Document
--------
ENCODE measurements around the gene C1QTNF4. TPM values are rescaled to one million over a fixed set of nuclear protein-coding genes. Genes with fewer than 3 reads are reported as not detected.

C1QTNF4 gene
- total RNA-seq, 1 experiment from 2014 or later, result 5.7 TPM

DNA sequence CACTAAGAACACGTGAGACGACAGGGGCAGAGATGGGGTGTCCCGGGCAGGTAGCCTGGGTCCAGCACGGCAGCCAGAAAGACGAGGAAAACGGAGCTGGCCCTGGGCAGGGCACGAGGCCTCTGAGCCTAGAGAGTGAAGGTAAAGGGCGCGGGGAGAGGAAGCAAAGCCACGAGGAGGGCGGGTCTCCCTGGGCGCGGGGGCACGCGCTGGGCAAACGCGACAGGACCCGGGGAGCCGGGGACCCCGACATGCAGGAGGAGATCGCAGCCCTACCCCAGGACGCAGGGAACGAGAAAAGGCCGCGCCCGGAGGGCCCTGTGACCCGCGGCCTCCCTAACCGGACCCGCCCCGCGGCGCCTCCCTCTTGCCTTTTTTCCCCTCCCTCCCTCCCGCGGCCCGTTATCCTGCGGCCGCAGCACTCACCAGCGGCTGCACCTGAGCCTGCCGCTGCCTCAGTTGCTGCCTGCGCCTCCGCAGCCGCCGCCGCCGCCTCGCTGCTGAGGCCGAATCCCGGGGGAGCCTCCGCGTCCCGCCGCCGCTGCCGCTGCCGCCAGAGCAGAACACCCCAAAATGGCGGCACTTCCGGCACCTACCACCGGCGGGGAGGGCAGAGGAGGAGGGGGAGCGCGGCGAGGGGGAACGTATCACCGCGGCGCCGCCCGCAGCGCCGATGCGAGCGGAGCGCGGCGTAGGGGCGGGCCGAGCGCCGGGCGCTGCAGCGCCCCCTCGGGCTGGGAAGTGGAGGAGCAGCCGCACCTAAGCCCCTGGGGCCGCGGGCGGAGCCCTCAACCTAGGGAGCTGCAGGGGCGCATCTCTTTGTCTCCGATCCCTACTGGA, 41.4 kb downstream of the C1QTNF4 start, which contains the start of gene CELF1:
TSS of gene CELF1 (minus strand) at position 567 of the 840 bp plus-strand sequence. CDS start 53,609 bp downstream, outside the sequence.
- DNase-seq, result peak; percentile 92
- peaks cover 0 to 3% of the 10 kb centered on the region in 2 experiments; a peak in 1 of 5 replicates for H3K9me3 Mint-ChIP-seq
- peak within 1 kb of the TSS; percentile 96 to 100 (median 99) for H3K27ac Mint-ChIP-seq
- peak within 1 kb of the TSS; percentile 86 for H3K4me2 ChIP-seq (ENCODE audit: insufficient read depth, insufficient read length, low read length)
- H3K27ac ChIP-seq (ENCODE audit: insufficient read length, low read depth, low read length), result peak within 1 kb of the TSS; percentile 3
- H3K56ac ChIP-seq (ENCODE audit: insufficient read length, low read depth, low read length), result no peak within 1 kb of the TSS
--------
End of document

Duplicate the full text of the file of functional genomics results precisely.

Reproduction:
ENCODE measurements around the gene C1QTNF4. TPM values are rescaled to one million over a fixed set of nuclear protein-coding genes. Genes with fewer than 3 reads are reported as not detected.

C1QTNF4 gene
- total RNA-seq, 1 experiment from 2014 or later, result 5.7 TPM

DNA sequence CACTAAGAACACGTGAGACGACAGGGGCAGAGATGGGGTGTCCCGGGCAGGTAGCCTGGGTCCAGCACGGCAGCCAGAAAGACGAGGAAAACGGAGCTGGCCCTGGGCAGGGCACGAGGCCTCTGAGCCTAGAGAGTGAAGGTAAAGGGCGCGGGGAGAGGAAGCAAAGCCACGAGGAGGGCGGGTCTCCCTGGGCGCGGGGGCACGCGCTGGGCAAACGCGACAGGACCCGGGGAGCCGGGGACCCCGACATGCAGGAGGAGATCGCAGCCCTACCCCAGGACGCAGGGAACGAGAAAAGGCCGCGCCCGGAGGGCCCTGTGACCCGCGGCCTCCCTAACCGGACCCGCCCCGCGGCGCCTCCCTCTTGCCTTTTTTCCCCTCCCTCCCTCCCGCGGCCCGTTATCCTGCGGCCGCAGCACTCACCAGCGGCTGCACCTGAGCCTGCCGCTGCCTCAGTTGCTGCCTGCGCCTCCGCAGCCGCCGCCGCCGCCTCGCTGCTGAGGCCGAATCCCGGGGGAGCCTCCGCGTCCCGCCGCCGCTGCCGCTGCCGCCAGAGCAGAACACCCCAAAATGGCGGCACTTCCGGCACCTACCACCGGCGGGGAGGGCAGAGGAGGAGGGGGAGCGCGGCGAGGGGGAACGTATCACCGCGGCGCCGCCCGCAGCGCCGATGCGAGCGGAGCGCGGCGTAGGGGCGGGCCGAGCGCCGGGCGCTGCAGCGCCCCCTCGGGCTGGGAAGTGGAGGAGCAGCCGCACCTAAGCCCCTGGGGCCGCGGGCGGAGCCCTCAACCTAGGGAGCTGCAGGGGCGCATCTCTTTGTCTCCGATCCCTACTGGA, 41.4 kb downstream of the C1QTNF4 start, which contains the start of gene CELF1:
TSS of gene CELF1 (minus strand) at position 567 of the 840 bp plus-strand sequence. CDS start 53,609 bp downstream, outside the sequence.
- DNase-seq, result peak; percentile 92
- peaks cover 0 to 3% of the 10 kb centered on the region in 2 experiments; a peak in 1 of 5 replicates for H3K9me3 Mint-ChIP-seq
- peak within 1 kb of the TSS; percentile 96 to 100 (median 99) for H3K27ac Mint-ChIP-seq
- peak within 1 kb of the TSS; percentile 86 for H3K4me2 ChIP-seq (ENCODE audit: insufficient read depth, insufficient read length, low read length)
- H3K27ac ChIP-seq (ENCODE audit: insufficient read length, low read depth, low read length), result peak within 1 kb of the TSS; percentile 3
- H3K56ac ChIP-seq (ENCODE audit: insufficient read length, low read depth, low read length), result no peak within 1 kb of the TSS